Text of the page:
Different breeds of dogs.
by Dennis Fisher.
This article is one of a great many articles written by Dennis Fisher about a very wide variety of subjects concerning different dogs, such as obedience training, breeding, showing, health matters, training problems and other subjects. All these articles appear on Dennis Fisher's websites. Visit http://www.allaboutgermanshepherddogs.com the site that has been set up specifically for German Shepherd Dog enthusiasts, or http://www.freedogadvice.com if you interested in a breed other than German Shepherd Dogs
This fairly small dog, about 15 inches high, closely resembles the large rough-haired Scotch Collie.
Very much the same as the larger breed there are also a great variety of colors, black, rich tan, gold and a silvery blue.
The coat is a double coat with a long, straight outercoat and a soft, short undercoat. There is an attractive mane that is full and profuse. The hind legs also have abundant hair.
In spite of its profuse coat the Shetland is not difficult to groom. All that is required is fairly regular brushing in order for the coat to retain its sheen and signs of obvious good health.
A well-groomed Shetland Sheepdog is certainly a very handsome animal.
This is a very active, intelligent breed, loyal and affectionate, known to be friendly and also good with children, but it does require firm handling.
Although I personally have never owned a Shetland Sheepdog I have had some contact with this breed.
A very good friend, who happened to be an excellent, experienced trainer, owned a Sheltie bitch. Although I visited my friend fairly often, the animal never accepted me, was slightly timid and inclined to snap.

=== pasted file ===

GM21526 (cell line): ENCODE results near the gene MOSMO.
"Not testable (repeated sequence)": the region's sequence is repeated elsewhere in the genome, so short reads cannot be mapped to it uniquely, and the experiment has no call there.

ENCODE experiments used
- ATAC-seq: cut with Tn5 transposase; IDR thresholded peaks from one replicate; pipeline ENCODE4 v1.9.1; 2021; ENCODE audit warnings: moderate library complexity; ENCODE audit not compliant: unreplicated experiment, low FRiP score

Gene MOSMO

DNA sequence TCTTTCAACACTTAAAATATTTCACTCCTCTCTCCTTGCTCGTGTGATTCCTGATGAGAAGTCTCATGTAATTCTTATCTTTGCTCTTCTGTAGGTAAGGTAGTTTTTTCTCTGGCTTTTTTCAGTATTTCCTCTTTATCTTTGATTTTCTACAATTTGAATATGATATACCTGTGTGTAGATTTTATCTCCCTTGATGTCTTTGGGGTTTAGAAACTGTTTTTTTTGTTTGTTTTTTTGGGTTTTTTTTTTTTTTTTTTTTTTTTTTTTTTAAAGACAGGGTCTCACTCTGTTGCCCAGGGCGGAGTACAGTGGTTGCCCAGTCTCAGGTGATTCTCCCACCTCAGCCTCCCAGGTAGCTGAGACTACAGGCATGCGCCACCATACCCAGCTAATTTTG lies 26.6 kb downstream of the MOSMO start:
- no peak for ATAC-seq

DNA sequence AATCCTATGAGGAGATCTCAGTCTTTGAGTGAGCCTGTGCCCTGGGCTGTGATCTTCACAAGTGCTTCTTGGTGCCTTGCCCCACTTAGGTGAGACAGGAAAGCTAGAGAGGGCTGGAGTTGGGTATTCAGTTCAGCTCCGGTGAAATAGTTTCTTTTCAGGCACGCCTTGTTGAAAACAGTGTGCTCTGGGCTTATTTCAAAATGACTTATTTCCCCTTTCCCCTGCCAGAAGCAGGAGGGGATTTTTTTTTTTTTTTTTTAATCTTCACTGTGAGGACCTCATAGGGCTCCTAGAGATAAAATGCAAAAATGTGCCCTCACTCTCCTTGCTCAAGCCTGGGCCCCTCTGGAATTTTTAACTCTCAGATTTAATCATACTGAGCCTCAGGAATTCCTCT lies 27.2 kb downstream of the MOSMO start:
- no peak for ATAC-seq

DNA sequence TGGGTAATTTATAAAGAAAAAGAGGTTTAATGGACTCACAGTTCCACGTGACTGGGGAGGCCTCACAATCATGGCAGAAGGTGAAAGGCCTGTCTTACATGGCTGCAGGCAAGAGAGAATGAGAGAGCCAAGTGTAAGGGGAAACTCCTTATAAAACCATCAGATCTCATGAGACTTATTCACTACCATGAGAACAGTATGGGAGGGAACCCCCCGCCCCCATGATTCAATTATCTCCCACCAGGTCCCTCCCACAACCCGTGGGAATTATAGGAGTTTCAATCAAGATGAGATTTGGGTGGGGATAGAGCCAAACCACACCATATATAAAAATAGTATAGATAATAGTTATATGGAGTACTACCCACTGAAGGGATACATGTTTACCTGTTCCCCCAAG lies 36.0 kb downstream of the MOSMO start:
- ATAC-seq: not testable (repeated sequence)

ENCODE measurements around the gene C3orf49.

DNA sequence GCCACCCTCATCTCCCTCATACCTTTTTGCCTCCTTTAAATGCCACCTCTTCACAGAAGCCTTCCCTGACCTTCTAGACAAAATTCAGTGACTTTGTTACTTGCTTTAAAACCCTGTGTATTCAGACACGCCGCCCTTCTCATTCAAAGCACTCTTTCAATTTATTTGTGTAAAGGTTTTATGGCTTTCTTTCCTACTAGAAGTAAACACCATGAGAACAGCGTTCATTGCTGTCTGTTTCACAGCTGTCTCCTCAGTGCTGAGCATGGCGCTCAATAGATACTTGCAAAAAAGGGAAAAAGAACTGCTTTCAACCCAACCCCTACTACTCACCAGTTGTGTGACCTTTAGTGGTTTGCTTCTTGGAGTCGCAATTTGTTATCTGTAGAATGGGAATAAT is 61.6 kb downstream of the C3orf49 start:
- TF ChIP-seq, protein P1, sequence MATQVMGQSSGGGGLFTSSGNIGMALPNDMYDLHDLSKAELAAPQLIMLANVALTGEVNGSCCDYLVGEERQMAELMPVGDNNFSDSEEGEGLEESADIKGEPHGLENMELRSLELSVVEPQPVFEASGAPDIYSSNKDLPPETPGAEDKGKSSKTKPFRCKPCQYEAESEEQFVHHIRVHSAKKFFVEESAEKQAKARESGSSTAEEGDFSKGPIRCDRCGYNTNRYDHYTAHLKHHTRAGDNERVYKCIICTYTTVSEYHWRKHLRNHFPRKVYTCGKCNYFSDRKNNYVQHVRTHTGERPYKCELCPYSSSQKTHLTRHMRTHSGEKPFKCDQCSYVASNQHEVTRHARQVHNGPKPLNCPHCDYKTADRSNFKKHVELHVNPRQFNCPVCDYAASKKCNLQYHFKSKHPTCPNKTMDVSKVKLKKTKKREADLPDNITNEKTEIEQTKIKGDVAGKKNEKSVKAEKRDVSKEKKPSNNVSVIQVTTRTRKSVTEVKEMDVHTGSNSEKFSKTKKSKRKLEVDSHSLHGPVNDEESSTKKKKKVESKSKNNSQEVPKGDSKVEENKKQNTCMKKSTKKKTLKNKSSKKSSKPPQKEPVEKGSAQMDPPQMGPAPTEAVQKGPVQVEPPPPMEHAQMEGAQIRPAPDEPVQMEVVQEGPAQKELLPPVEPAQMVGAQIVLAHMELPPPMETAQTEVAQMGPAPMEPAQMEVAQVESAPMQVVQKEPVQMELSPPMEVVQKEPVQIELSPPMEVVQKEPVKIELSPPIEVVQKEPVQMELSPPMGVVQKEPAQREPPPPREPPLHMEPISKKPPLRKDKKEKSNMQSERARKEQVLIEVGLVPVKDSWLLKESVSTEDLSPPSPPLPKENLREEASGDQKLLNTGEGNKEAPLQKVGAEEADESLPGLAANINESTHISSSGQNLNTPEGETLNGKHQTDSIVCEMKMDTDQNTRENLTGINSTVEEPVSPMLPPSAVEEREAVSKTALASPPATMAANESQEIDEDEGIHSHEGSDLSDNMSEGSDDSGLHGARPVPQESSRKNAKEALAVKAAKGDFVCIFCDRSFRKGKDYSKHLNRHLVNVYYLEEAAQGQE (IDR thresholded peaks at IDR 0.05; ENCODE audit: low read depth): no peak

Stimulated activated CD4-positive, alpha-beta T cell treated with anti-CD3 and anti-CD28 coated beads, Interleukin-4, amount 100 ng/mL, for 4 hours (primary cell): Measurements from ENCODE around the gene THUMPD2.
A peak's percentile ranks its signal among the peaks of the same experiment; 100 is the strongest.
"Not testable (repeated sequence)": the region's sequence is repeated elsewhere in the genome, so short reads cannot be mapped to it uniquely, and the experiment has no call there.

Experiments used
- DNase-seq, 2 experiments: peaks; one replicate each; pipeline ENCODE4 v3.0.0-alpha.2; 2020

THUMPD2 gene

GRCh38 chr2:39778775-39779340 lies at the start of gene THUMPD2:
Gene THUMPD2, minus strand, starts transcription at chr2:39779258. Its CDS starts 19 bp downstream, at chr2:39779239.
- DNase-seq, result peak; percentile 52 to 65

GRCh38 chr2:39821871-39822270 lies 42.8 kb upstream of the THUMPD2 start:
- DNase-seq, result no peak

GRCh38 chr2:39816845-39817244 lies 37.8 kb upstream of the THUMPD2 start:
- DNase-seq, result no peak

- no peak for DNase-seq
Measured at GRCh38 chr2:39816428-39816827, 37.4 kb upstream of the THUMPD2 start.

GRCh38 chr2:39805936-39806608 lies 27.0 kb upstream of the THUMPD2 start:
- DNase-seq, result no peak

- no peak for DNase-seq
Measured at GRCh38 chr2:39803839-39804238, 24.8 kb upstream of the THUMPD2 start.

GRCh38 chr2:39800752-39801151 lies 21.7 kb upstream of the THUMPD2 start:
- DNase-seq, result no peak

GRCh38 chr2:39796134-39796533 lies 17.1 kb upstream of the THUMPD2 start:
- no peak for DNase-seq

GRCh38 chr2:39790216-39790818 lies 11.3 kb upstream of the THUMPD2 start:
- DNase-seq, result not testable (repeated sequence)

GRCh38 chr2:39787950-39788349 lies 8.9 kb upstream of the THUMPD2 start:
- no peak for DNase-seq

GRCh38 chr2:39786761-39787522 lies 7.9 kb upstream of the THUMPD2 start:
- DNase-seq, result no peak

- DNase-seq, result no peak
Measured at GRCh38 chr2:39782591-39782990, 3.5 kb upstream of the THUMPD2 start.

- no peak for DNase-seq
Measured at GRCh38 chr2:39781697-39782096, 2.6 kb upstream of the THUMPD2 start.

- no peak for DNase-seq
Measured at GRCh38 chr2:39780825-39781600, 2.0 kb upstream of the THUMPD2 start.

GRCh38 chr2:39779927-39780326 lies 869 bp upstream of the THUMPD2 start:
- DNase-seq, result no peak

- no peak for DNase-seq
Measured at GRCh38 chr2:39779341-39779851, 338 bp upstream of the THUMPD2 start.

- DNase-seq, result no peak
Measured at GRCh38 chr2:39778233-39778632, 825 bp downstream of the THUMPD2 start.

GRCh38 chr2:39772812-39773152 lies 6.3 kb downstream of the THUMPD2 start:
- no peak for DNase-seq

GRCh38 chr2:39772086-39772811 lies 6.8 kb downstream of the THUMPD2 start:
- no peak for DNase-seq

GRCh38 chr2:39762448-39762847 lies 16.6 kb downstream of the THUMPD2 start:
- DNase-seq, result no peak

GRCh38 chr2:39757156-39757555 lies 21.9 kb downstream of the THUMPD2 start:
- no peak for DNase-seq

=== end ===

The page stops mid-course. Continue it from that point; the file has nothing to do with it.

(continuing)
My friend would correct the animal quite sharply but it remained very wary and I would always hesitate to pat it.
Although this may have been a completely isolated instance, and the Shelties are generally known to be quite confident little animals, it is an indication that firm handling and early socialization is necessary.
The head of the Sheltie is wedge-shaped, long, with a flat skull and definite stop. The eyes are almond-shaped, usually brown, but in the case of the merle, sometimes blue.
The body is somewhat long and the chest deep.
There is no question that the Shetland Sheepdog is one of the attractive breeds of dog, especially when the coat is abundant and well care for.
If someone is able to spend the time in training and is willing to go regularly to obedience classes, so that the animal is well socialized at a an early age, there is no reason why the Shetland Sheepdog should not turn out to be a delightful, well-behaved, loyal companion.